Multinationals don’t care about Britain – but are trying to dictate our future

WHEN the Business Secretary Greg Clark said at a recent CEO summit that, in his experience, business is normally impartial and deals with practicality, he is generally correct. Of course this supposition always has to be framed by the knowledge that business will naturally act in its own interests and individual businesses will act in their own narrow, vested interests.


However, we are not living in normal times and some parts of the business community will view their long term interests in the light of protectionism and, worse, currying favour with political masters in their homelands in the case of foreign multinationals, and with the EU establishment in general.

If the reader believes this to be unlikely or fanciful, then read on.

The recent behaviour of companies like Airbus and BMW (albeit the latter appears to have backtracked on the threatened relocation of factories) is a stark example, particularly since their rationale has been one sided and disingenuous, in fact, irrational. 

Take the Airbus case first of all.

They claimed that they may relocate in the event of a “hard” (no such thing) World Trade Organisation global trade Brexit, possibly relocating to China or the Far East or somewhere in EU. As many of these locations are outside EU, what is the logic unless they wanted an excuse to do it anyway? It certainly can have nothing to do with Brexit.

Furthermore, given that they would find it difficult to find the advanced technology skills to make wings elsewhere, as the expertise is in the UK, the threat appears to be a paper tiger – Project Fear 2.0.

Airbus claims one of their motivations is uncertainty. However, the best way to secure certainty is to declare now for WTO terms and prepare in earnest to leave in March 2019, but it is Remainers like Airbus that have been frustrating this.

Airbus claim they want to remain in the Customs Union (CU) in order to avoid costs and yet tariffs on aeronautical products are zero and even if they had not been, tariffs on components are only charged once, however complex the supply chain.

Non-tariff barriers are already dealt with easily on a daily basis with components entering and leaving the EU under WTO rules. Most trade in the world and trade with the EU is conducted in this way, under existing WTO rules.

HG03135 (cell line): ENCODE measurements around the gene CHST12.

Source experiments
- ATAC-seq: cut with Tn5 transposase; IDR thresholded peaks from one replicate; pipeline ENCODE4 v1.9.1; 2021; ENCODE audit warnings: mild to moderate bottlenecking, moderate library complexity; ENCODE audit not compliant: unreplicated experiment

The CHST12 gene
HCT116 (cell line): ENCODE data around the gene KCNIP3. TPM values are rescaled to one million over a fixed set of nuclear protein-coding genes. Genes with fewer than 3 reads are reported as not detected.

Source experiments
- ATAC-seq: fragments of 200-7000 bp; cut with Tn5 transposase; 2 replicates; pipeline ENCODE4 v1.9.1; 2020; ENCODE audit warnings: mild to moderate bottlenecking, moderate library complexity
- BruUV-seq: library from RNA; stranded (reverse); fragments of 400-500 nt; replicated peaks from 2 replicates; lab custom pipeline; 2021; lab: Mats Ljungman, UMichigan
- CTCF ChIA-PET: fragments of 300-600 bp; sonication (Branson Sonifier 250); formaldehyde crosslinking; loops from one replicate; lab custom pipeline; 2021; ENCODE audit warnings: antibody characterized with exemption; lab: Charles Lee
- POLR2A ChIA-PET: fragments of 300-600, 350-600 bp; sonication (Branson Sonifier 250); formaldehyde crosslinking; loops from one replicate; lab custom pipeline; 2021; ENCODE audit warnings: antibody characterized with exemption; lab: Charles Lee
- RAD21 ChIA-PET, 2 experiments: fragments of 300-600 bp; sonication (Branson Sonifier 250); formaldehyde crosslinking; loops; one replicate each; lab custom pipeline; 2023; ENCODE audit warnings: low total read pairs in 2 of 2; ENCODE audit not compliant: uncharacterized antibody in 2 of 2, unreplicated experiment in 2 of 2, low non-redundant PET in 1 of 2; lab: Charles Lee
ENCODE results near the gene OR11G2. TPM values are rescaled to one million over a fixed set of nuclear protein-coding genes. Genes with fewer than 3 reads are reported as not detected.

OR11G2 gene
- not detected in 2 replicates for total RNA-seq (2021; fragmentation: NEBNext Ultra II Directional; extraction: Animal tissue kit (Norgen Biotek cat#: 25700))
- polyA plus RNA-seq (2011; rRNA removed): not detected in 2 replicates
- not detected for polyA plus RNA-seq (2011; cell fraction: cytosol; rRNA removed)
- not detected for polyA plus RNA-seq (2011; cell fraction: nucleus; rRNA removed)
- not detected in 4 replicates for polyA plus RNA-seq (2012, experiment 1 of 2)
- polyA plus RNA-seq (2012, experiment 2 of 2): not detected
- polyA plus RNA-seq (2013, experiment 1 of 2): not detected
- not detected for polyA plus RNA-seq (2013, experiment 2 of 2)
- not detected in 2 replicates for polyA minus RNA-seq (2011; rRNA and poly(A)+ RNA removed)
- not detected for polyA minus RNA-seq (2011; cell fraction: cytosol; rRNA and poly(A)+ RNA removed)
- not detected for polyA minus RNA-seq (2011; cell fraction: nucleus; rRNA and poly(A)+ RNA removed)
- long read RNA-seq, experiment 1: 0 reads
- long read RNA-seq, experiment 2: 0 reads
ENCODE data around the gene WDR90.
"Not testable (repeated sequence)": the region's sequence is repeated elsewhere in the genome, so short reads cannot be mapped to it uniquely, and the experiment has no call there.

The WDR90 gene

This is classic of a foreign multinational that clearly cares less about the UK but is trying to dictate our future. Airbus is intrinsically wrapped up in the EU. Two major shareholders are the German and French governments. Its Global CEO, a former German Army officer, is a senior figure in the secretive Bilderberg Group, a favourite haunt of one George Osborne and whose recent meeting concentrated on destroying “populism”, otherwise known as democracy, in the interests of the global elite.

The arguments put forward by businesses like BMW are equally risible for many of the same reasons.

Speaking to businesses in the supply chain of auto manufacturers, it quickly becomes clear that the trade associations have concentrated only on the negative aspects of Brexit.

For example, in talking of complex supply chains, no account has been taken of the fact that the UK can choose to remove tariffs on raw materials or components post-Brexit, provided we are not in the CU or Single Market (SM). This can be done through trade deals, or unilaterally, and will make UK car production even more cost effective as no longer will German component and auto manufacturers be able to treat Britain as “treasure island” with inflated prices.

We may of course decide to retain tariffs on finished cars which would mean that continental produced vehicles will be more expensive, leading to more purchases of more competitively priced cars produced in the UK. British produced cars will still be cheaper when exported to the continent than they were on referendum day given our competitive currency.